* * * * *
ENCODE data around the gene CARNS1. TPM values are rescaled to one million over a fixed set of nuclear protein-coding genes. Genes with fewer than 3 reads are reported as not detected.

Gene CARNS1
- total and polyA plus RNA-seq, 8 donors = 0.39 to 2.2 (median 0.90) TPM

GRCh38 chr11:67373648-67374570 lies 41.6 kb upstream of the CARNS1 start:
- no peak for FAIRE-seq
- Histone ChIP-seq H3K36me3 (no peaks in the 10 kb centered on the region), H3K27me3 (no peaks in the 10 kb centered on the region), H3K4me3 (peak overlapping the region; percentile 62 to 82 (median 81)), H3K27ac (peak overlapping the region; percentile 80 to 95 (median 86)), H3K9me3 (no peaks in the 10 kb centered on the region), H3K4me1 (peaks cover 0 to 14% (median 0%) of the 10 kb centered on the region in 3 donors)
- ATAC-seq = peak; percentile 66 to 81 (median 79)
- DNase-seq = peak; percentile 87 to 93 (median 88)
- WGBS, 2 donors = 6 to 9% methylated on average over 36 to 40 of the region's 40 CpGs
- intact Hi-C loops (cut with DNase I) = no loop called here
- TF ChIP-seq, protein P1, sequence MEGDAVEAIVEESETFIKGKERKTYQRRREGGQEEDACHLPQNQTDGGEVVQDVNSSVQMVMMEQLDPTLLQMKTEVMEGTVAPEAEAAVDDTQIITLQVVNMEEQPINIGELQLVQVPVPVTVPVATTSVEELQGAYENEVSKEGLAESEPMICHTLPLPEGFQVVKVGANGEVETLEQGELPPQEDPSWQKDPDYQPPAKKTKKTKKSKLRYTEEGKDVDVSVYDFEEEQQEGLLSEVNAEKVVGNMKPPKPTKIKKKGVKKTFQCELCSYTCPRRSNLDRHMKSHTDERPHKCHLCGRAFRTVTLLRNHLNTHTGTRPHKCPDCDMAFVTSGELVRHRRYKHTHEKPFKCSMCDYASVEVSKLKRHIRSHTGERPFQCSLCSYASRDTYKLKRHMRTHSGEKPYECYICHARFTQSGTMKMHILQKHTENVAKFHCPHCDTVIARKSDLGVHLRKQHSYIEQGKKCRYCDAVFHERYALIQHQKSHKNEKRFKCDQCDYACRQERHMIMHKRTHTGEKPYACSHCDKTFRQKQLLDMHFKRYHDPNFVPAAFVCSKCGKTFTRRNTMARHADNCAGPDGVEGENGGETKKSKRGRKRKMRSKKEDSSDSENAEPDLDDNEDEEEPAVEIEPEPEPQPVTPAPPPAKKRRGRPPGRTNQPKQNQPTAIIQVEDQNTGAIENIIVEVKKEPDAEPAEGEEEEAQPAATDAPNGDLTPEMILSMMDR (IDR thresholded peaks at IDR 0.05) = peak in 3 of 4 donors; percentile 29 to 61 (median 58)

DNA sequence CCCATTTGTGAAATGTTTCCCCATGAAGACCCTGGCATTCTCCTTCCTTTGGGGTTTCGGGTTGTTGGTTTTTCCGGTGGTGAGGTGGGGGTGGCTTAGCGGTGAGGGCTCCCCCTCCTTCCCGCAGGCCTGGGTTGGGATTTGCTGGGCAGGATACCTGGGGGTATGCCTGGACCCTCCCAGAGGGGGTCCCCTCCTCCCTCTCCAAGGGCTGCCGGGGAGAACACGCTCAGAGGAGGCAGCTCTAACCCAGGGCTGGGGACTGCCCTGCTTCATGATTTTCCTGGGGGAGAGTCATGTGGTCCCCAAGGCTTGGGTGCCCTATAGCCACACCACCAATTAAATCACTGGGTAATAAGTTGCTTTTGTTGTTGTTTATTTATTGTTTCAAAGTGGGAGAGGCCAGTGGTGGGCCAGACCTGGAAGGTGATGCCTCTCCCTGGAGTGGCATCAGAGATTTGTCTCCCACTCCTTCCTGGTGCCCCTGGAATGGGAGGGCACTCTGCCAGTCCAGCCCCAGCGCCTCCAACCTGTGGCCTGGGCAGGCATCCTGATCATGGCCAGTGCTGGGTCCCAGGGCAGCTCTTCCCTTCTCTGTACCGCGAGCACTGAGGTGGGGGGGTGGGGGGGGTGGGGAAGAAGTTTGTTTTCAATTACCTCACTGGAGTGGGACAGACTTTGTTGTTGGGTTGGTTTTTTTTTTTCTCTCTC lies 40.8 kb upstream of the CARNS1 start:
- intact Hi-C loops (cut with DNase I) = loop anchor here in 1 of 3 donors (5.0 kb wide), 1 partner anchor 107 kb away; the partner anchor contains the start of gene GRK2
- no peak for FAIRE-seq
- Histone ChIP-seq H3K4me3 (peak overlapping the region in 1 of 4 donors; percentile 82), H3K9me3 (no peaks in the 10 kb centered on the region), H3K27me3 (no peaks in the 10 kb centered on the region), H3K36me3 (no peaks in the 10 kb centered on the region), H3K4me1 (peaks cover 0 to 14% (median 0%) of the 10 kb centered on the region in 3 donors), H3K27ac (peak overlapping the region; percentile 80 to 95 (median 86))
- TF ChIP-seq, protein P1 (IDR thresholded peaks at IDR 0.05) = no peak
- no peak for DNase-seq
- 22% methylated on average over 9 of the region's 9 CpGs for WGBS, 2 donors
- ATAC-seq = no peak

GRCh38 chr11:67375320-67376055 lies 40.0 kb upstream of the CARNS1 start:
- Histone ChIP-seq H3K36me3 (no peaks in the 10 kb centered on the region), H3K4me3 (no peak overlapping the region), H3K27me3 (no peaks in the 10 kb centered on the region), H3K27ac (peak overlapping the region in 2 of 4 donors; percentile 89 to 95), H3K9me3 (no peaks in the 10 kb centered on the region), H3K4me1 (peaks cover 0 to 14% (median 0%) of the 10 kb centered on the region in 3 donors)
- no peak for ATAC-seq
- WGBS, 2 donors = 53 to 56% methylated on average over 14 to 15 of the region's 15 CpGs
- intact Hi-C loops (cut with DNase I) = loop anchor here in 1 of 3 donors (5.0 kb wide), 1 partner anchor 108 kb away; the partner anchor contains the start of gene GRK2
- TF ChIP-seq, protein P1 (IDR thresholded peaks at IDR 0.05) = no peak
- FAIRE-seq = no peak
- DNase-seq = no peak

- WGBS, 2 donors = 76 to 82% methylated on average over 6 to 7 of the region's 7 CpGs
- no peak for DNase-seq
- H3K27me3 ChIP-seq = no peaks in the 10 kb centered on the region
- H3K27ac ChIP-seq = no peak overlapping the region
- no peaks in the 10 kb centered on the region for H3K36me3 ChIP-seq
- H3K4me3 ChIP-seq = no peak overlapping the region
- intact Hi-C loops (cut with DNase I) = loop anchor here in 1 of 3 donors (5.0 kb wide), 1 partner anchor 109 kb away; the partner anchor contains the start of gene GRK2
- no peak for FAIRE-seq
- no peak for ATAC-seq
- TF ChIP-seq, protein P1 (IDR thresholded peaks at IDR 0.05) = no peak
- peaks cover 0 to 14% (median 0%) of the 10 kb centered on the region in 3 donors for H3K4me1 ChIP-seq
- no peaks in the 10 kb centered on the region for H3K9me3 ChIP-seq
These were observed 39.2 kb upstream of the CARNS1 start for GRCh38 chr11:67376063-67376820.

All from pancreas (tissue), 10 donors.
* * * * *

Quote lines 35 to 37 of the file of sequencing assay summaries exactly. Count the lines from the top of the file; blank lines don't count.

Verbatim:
- no peak for FAIRE-seq
- no peak for ATAC-seq
- TF ChIP-seq, protein P1 (IDR thresholded peaks at IDR 0.05) = no peak